Ethics, as a field of study, is sort of like a tree with 10,000 branches—branches that all disagree with each other. With such variances, the, how do we begin to understand ethics?
One way to really think about ethics is through its historical meaning, which has to do with a person’s ethos. This is the idea that ethics is connected with character, and it is sort of a high standard approach to what it means to act in a particularly cogent and courageous way, as well as to demonstrate personal integrity. And then there is a more important conceptual distinction a person could make, particularly between ethics and morals. This is needed because when defining ethics, many will use the word “morals” interchangeably, which confuses the issue.
There is, however, some disagreement among scholars as to the difference between morals and ethics. One school of thought asserts that morality is inherently founded on spiritual principles–one’s responsibility to a supernatural being or goal. Ethics, on the other hand, relies on materialist and social consequences, not spiritual ones, in order to determine what is ethical or not. Other schools of thought argue that this line between morals and ethics is arbitrary. Instead, they believe ethics is simply a formal branch of philosophy that concerns itself with the study of morals and their justification; this group would assert that ethics is the philosophy of morals.
We posit that ethics is not the same thing as morality. Consider, for example, how arbitrary moral stances tend to be, especially when they are outside of one’s own culture or religious beliefs. What may seem justifiable in one culture can easily be problematic in another. In addition, being ethical is not simply following a law or rules that have been established. In fact, some of our most revered historical/modern figures not only disagreed with laws or rules they deemed to be unethical, but also fought against them—and in some cases, it cost them their lives.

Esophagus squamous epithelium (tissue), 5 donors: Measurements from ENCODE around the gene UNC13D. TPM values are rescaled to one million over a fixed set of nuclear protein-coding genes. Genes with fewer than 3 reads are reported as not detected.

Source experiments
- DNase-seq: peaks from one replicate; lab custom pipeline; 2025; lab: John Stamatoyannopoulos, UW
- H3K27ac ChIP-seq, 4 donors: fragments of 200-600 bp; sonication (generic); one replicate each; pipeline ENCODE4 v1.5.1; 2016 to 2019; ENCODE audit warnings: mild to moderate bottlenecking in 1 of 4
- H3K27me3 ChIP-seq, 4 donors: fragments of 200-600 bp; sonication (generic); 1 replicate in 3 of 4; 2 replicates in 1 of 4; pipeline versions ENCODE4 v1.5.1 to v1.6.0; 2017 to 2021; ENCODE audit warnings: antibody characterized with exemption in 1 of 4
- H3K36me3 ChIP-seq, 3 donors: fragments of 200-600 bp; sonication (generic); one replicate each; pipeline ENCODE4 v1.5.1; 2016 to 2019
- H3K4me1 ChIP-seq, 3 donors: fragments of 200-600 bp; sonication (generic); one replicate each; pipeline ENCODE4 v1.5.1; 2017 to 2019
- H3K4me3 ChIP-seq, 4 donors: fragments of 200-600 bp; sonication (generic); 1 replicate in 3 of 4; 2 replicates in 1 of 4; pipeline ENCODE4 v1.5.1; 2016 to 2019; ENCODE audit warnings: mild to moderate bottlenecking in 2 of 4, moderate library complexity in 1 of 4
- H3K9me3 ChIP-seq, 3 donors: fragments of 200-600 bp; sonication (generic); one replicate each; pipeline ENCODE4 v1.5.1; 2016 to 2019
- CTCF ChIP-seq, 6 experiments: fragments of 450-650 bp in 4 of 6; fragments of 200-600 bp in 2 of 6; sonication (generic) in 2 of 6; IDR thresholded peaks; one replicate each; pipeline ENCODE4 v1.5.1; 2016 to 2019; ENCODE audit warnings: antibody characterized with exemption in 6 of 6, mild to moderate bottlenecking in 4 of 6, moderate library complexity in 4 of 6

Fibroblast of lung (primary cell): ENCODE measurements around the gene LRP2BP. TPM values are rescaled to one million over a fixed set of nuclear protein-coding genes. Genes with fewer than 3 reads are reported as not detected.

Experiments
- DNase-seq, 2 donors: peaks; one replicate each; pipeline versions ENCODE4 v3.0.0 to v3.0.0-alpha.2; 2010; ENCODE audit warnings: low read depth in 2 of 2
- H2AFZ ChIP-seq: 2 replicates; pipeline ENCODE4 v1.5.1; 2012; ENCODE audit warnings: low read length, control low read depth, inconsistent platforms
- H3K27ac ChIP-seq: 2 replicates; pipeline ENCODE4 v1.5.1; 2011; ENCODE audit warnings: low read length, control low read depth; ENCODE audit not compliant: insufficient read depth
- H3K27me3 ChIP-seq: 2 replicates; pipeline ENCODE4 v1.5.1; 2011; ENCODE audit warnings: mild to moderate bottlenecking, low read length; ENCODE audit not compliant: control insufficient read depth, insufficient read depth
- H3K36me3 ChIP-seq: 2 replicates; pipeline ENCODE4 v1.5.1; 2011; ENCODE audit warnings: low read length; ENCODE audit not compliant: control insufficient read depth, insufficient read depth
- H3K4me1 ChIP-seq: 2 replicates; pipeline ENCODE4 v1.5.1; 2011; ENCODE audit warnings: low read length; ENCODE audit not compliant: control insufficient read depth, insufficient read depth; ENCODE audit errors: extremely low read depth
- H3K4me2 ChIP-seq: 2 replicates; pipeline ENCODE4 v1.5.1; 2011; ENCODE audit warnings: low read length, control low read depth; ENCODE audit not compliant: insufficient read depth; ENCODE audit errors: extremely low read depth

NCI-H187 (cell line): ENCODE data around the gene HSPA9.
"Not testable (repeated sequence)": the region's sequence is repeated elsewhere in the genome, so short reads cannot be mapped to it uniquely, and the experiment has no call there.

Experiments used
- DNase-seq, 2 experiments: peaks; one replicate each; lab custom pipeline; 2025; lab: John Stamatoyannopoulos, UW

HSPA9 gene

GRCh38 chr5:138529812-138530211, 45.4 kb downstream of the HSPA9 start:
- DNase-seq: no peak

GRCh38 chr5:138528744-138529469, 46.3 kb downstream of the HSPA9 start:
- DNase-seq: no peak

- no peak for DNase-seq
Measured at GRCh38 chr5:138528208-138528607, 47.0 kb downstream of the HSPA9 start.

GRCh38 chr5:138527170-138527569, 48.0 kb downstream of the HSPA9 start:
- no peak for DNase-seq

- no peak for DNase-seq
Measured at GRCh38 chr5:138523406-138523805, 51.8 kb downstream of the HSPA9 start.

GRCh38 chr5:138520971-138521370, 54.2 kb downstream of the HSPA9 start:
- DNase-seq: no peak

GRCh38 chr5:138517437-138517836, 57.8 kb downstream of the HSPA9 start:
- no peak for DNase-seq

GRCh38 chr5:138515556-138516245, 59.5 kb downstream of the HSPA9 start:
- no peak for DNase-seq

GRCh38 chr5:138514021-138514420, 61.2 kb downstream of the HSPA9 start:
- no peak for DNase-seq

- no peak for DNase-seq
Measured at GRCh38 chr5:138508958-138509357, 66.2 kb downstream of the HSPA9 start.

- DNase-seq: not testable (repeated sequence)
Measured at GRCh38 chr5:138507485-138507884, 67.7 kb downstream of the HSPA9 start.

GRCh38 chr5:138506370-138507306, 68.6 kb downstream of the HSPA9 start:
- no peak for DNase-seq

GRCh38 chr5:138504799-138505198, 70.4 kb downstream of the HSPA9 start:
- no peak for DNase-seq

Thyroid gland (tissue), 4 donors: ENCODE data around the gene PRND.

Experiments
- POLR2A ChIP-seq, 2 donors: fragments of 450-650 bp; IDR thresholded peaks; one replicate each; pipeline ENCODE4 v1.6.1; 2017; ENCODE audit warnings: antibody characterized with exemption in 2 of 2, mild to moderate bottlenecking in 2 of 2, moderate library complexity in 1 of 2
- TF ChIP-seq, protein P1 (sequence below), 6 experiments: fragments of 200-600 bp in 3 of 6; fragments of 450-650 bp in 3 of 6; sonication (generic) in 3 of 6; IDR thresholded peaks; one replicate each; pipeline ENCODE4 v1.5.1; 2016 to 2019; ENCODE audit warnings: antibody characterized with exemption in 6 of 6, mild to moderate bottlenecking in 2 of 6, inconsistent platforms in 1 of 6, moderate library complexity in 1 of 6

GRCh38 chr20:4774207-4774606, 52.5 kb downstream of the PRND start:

Ethics, rather, emphasizes the responsibility and capability of the individual to come to his/her own conclusions through reasoning, and to determine which principles are relevant in a particular case. They are well-founded standards of right and wrong that prescribe what humans ought to do, usually in terms of rights, obligations, fairness, or specific virtues. Ethics is the reasonable obligation for us to refrain from hurting others, and sometimes an obligation to help others.
Living ethically also requires the continuous effort of studying our own beliefs and conduct, and striving to ensure that we, and the institutions we help to shape, live up to standards that are reasonable and evidence-based. It is knowing that before one can do the right thing, one has to figure out what the right thing is.
These are some questions to consider:
“What kind of person is good?”
“What kind of person should I be?”
“How should a good person behave in this situation?”
Our goal is to build capacity for ethical reasoning—so they not only know what ought to be done, but also understand why.